When you consider that most of the people in Web 2.0 clearly aren’t in it for anything more than an awkward social experience (and party), it all makes sense.

That is all okay, though, as far as I’m concerned. When Tim O’Reilly asked “And what are the best and the brightest working on?” and suggested that Web 2.0 was distracting those who are capable of doing greater things, I don’t think he ever considered the possibility that the “best and brightest” were never working on Web 2.0 in the first place.

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7 Responses to “Tim O’Reilly Sees the End of Web 2.0, Tries to Change His Stripes”

  1. juliejulie on September 19th, 2008 9:54 am

    There’s nothin’ wrong with a good party, as long as you remember to go home before you puke all over your shoes.

  2. Drama 2.0 on September 19th, 2008 10:07 am

    Julie: the problem is that this isn’t a good party. I estimate that at least 95% of the people in the Web 2.0 “community” wouldn’t know a good party if they accidentally got invited to one because they’ve never been to a good party before.

  3. Tim O'Reilly on September 19th, 2008 10:38 am

    You’ve clearly never read What is Web 2.0? or anything else I’ve written about Web 2.0. This isn’t changing my stripes. I’ve always said that the idea that Web 2.0 is about lightweight advertising based startups misses the point.

    It’s always been about what I call “harnessing collective intelligence.” And I’m urging people to apply the principles learned on the consumer side to business, to science, to politics, and to solving the world’s urgent problems.

    This is not new. You’ve not been paying attention.

  4. Drama 2.0 on September 19th, 2008 12:59 pm

    Tim: don’t be disingenuous.

    When you stated “Facebook Platform is one of the most innovative and exciting technologies to emerge in the past three years” and that the applications based on the “social graph” are “at the core of what’s driving today’s internet startups and their people-powered web services,” were you totally unaware that the vast majority of the applications built for Facebook and similar platforms are completely and utterly useless (”lightweight”)?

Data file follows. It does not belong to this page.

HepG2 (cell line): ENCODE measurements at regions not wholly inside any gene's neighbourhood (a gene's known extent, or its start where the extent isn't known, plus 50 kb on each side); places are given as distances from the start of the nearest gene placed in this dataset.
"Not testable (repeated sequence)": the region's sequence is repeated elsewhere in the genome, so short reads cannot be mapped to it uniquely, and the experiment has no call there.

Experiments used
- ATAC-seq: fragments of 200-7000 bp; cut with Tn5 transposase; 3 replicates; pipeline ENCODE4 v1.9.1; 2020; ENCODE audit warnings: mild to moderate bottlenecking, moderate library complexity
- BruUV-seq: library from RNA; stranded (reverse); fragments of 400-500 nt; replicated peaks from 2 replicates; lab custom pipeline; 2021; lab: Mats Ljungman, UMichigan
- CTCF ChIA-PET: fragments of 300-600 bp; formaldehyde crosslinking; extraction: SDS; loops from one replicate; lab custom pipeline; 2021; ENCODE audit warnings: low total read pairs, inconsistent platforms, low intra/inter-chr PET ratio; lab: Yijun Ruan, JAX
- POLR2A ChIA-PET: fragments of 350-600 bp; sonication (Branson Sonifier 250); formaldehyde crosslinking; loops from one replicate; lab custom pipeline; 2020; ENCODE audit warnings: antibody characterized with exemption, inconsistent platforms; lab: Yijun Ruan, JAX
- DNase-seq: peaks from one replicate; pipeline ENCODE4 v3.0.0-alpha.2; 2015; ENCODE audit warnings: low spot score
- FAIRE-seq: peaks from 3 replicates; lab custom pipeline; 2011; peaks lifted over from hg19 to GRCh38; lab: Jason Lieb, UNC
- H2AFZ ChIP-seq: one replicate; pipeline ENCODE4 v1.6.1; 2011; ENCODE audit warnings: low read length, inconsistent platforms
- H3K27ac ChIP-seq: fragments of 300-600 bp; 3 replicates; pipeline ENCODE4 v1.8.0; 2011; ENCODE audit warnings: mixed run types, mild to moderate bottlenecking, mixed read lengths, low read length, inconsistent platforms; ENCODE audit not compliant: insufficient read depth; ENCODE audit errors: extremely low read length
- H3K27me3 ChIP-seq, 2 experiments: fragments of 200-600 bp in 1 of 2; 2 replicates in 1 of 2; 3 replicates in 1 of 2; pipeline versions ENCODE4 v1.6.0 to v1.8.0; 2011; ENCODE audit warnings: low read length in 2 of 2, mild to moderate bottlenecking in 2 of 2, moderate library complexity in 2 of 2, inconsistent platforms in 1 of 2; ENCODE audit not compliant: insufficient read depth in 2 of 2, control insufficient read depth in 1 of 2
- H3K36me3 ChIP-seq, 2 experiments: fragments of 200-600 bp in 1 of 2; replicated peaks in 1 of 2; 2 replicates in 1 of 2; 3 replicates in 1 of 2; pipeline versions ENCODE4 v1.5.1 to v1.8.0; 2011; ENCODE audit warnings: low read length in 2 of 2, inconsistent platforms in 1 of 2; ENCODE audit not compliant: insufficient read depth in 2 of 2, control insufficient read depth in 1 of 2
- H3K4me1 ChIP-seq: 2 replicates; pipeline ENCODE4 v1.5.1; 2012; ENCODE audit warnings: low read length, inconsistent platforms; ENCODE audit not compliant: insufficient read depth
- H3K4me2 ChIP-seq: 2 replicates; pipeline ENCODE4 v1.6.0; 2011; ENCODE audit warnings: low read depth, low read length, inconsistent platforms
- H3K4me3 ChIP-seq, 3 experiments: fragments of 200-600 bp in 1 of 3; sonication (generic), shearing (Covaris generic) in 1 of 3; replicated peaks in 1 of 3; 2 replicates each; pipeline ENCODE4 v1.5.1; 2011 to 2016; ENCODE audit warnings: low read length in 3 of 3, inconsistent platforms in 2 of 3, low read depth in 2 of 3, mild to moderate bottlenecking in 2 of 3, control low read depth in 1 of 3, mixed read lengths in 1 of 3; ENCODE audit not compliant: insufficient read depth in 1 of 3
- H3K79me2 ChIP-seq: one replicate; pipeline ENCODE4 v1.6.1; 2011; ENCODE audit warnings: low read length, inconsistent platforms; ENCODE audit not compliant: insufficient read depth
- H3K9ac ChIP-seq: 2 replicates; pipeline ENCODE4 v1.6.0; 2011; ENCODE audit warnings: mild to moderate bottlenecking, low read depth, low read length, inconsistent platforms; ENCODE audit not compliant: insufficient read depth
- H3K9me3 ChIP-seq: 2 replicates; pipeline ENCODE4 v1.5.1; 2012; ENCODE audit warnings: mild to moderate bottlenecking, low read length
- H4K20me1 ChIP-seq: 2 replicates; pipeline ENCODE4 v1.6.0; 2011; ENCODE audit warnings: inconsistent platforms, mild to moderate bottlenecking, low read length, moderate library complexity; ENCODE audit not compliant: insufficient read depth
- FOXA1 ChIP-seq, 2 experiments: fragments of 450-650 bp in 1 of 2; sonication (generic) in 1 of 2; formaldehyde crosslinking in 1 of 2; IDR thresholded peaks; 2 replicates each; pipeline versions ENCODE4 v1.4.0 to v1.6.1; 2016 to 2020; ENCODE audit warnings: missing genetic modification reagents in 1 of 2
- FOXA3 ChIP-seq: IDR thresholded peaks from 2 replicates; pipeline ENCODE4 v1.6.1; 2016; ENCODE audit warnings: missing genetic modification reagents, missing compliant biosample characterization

Beyond this specific example of how your new perspective doesn’t quite fit in with your old one, one really need look no further than the portfolio of Web 2.0 conferences you’ve run to see your real stripes.

    Your conferences have:

    • Attracted Web 2.0 so many kool aid drinkers that in 2005, the USA Today’s Kevin Maney wrote, “The industry is still tingling from the loud and sweaty Bubble 2.0 — whoops, excuse me, Web 2.0 — conference here late last week.”
    • Offered “sessions” about topics such as widget marketing and “Strategies for Pitching, Financing & Growing Your Web 2.0 Startup.”
    • Featured speakers from companies such as Facebook, Digg, Ning, Cyworld, Technorati, Vox, Federated Media, Flickr and Obvious/Twitter.
    • Been sponsored by companies like MySpace, OneSite, Profy, Userplane, Rojo, AnswerBag, Yoono and eSnips.
    • Taken money from no shortage of consumer Web 2.0 exhibitors including AddThis, Camwii, CatchReviews, Dixero, Friendster, FuseCal, Ifungo, Meetup, Photobucket, Smiley Media, Snap.com, TradeVibes and Vbuzzer.
    • Launched consumer-oriented companies such as Rollyo, Wink, Instructables, Stikkit, TripIt, Realius and Sphere.

    Frankly, you haven’t put your money where your mouth is. And I don’t blame you for that - if you did, you wouldn’t have much money.